Get Outta Town: Take a digital tour of the Uffizi

by Nick Gonzales

With a third of the population of planet Earth on coronavirus lockdown, we’ve begrudgingly accepted that it’s not the best time to take a vacation. With only a few exceptions, we’ve got to stay home for as long as it takes to get COVID-19 under control.

That said, you can pretend to take a tour of a foreign landmark online – and in our opinion, you might as well head somewhere in cyberspace that you definitely don’t want to visit right now in real life: Northern Italy.

Specifically, Florence.

[image:2]The city’s Uffizi Gallery is one of the art galleries you can tour virtually on Google’s Arts & Culture app. (You might already have the app on your phone – it’s the one that everyone was using to find works of art that look like their selfies back in January 2018.)

The Uffizi section of the app has four online exhibits with photos and info about works of art, 156 images of the art, a Google Street View version of the museum that you can wander around (that’s really easy to get lost in as you tilt your phone to look around), and one of those 3D phone-based VR “virtual tours” in which you can closely examine Sandro Botticelli’s “Birth of Venus” while a voice with a smooth, Italian accent (Simone Rovida) narrates the experience.

Why digitally tour the Uffizi? It’s one of the most important, largest, and most visited museums in Italy, featuring art primarily from the Italian Renaissance. That’s right, it’s got stuff by the namesakes of your three favorite Teenage Mutant Ninja Turtles: Leonardo (da Vinci), Raphael, and Michelangelo. (Donatello’s works can be found elsewhere in Florence, but not here, you fans of turtles who “do machines.”)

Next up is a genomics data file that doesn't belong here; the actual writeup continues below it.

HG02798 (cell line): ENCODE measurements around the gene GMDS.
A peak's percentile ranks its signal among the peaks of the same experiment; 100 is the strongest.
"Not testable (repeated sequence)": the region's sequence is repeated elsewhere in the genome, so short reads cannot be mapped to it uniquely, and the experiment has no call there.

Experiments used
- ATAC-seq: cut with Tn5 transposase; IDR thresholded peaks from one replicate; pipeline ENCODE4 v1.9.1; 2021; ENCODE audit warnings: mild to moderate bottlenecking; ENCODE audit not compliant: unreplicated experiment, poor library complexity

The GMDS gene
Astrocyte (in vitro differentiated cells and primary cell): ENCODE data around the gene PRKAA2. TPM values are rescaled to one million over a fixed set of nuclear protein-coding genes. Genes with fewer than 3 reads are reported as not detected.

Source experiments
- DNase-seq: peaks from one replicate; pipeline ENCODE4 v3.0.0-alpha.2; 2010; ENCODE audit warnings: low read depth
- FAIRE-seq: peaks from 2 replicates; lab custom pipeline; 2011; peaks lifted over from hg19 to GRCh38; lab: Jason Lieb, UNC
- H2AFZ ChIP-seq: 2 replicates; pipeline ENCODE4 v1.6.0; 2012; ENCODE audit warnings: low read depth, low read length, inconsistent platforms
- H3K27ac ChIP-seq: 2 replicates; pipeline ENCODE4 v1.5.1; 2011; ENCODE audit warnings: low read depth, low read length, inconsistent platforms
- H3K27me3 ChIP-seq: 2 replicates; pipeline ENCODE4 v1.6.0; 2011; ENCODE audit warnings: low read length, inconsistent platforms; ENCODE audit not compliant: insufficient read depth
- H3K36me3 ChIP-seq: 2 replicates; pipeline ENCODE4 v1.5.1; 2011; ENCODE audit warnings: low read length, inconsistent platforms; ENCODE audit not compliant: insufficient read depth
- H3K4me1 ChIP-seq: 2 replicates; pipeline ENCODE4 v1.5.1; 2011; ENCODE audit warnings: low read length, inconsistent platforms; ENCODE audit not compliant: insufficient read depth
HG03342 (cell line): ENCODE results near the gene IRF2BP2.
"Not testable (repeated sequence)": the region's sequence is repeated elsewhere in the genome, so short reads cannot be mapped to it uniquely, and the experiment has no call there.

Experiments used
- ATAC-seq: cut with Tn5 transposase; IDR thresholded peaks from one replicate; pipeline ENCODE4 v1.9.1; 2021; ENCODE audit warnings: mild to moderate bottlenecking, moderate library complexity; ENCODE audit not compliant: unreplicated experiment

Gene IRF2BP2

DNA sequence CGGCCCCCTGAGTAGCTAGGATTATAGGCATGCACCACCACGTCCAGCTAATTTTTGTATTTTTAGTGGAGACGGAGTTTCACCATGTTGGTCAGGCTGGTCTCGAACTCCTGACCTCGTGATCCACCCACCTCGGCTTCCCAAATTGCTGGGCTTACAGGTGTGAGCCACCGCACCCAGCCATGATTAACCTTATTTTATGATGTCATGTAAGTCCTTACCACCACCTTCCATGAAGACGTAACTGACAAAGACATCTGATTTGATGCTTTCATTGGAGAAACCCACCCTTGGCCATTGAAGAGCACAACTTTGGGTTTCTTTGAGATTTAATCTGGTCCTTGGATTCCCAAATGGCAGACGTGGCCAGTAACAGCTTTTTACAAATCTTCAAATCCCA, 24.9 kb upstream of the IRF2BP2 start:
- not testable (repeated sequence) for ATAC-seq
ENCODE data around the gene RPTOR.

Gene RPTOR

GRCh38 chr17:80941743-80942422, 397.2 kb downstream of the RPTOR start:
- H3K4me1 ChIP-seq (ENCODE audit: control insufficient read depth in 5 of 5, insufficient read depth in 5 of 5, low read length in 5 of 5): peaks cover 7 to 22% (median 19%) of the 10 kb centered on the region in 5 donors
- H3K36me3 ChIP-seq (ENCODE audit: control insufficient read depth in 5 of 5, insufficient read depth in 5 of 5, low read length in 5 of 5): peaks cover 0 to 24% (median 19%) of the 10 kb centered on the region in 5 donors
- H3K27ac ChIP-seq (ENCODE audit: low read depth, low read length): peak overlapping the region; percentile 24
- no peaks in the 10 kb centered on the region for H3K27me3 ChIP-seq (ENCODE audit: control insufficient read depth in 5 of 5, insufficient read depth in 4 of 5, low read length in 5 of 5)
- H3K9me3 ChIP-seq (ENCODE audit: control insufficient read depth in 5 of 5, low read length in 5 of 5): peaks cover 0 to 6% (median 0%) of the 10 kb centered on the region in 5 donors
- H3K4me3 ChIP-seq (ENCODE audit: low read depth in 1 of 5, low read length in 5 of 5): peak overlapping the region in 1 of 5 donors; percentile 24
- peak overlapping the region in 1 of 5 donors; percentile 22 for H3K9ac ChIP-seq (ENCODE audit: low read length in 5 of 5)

[image:3]The most famous paintings in the gallery are probably those of Botticelli, including “The Birth of Venus” (windswept naked lady on a clamshell or old Adobe Illustrator logo, depending on how much of a nerd you are), “Primavera” (party in an orange grove), and “Adoration of the Magi” (crowd chilling in a decrepit building).

The complex of buildings itself was built for Cosimo I de Medici in 1580 as offices for Florentine Magistrates, but the Medici family used the top floor as a gallery for all the art and artifacts they collected. When Anna Maria Luisa, the last Medici heiress, gifted the art collections to the city of Florence, which in turn opened the galleries up to the public in 1765, the Uffizi became one of the first modern art museums (though it didn’t officially become a “museum” until 1865).

[image:4]If you don’t know much about the House of Medici – which financed the invention of opera and the piano, the building of Saint Peter’s Basilica, and the careers of Galileo, Leonardo da Vinci, Machiavelli, and Michelangelo – there’s a semi-fictionalized series about them on Netflix called “Medici.” It stars, among others, Richard Madden and Sean Bean, and though we haven’t watched it yet, we assume it’s like an Italian “Game of Thrones” with fewer dragons and more popes.

When you’re done with your virtual tour of the Uffizi, add to the experience by ordering Italian food or pizza (there are a few places to get either in and around Durango) and watch “A Room with a View” or “Hannibal,” both of which are set at least partly in Florence.

Is this the authentic Florentine experience? Of course not … but neither was your free, phone-based art museum tour. What did you expect?

Nick Gonzales


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